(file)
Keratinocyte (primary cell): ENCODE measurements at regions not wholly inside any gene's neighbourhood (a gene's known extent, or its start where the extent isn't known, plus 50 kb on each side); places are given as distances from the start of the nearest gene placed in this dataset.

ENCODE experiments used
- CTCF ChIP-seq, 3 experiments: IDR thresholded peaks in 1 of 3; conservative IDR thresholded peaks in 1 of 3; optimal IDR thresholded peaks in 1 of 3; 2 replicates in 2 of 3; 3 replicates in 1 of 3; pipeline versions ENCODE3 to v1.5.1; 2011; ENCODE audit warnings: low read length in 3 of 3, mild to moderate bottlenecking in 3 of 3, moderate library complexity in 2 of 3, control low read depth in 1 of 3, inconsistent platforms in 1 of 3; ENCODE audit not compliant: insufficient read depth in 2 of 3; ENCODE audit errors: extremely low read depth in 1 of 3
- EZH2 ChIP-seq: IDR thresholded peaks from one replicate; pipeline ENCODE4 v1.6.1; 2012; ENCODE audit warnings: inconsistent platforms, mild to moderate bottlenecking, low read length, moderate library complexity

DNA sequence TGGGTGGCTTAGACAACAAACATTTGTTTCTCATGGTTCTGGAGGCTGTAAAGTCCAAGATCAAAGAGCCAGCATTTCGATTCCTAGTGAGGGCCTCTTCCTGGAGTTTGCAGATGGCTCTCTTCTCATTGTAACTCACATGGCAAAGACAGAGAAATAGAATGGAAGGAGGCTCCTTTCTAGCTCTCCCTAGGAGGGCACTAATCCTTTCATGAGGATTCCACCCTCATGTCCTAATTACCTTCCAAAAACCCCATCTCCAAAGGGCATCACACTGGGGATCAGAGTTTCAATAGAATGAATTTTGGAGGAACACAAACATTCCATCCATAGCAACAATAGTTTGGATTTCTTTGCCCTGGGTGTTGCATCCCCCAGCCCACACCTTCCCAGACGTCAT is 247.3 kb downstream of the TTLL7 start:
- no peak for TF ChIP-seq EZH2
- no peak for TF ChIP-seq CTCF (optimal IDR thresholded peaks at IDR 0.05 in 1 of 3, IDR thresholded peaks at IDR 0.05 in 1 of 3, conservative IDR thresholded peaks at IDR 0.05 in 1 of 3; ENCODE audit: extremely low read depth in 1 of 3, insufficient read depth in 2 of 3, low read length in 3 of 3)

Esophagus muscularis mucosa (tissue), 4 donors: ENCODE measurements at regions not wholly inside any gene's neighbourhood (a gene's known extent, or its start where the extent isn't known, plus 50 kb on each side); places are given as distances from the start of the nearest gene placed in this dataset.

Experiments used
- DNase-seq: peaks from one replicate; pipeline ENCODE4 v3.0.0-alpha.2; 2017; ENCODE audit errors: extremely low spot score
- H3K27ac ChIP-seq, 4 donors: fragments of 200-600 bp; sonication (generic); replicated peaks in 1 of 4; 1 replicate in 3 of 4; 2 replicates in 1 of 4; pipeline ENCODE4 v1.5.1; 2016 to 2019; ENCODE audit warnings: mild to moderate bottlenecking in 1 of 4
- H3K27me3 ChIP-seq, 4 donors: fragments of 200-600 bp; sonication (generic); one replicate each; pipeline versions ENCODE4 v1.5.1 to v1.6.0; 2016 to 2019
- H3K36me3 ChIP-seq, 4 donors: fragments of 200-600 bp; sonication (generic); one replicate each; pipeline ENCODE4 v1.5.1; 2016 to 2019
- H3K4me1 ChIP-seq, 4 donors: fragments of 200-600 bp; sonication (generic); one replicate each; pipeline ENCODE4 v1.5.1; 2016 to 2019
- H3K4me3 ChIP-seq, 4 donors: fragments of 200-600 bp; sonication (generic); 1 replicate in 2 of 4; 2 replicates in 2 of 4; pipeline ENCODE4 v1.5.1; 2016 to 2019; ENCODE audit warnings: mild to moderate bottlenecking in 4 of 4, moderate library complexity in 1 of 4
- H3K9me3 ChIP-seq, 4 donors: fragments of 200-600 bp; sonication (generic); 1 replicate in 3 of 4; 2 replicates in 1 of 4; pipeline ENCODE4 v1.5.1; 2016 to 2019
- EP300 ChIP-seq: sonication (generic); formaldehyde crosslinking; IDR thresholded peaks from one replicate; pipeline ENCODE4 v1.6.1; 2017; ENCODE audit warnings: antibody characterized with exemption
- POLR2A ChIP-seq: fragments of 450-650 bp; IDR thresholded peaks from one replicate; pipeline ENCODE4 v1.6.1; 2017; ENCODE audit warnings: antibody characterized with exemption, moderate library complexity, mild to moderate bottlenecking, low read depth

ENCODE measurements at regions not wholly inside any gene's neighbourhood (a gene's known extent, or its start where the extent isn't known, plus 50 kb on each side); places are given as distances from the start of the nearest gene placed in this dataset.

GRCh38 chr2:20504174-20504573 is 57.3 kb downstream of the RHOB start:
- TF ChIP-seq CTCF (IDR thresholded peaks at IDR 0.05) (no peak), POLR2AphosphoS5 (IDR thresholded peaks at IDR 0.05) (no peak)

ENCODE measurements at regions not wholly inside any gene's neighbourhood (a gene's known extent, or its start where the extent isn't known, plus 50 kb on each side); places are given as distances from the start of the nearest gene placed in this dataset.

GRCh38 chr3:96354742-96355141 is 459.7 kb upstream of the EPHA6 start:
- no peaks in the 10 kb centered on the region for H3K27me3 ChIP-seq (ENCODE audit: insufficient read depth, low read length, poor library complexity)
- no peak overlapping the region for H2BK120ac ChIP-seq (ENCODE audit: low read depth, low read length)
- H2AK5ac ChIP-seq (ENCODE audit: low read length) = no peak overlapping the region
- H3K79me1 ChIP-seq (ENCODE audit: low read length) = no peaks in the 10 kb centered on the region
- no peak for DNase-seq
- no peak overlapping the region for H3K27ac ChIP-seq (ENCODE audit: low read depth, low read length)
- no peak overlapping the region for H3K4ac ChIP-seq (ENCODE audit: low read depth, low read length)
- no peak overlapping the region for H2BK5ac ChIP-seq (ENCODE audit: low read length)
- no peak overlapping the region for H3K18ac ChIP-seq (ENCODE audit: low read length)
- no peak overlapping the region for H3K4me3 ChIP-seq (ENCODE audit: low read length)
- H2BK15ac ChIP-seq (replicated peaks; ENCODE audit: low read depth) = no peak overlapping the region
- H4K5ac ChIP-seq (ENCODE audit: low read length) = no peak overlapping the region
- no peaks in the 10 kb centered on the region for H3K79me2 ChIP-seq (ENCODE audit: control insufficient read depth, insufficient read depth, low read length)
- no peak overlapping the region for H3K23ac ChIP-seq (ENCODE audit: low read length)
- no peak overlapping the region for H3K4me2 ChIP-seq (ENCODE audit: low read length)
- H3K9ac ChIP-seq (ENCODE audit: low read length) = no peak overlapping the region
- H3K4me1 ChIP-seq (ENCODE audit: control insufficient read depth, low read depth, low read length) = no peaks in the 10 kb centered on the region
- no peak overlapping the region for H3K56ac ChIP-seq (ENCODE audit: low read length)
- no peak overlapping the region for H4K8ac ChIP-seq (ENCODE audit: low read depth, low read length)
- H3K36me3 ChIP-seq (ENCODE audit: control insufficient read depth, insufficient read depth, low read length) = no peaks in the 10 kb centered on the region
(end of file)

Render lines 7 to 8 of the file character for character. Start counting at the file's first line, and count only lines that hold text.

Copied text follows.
- no peak for TF ChIP-seq CTCF (optimal IDR thresholded peaks at IDR 0.05 in 1 of 3, IDR thresholded peaks at IDR 0.05 in 1 of 3, conservative IDR thresholded peaks at IDR 0.05 in 1 of 3; ENCODE audit: extremely low read depth in 1 of 3, insufficient read depth in 2 of 3, low read length in 3 of 3)

Esophagus muscularis mucosa (tissue), 4 donors: ENCODE measurements at regions not wholly inside any gene's neighbourhood (a gene's known extent, or its start where the extent isn't known, plus 50 kb on each side); places are given as distances from the start of the nearest gene placed in this dataset.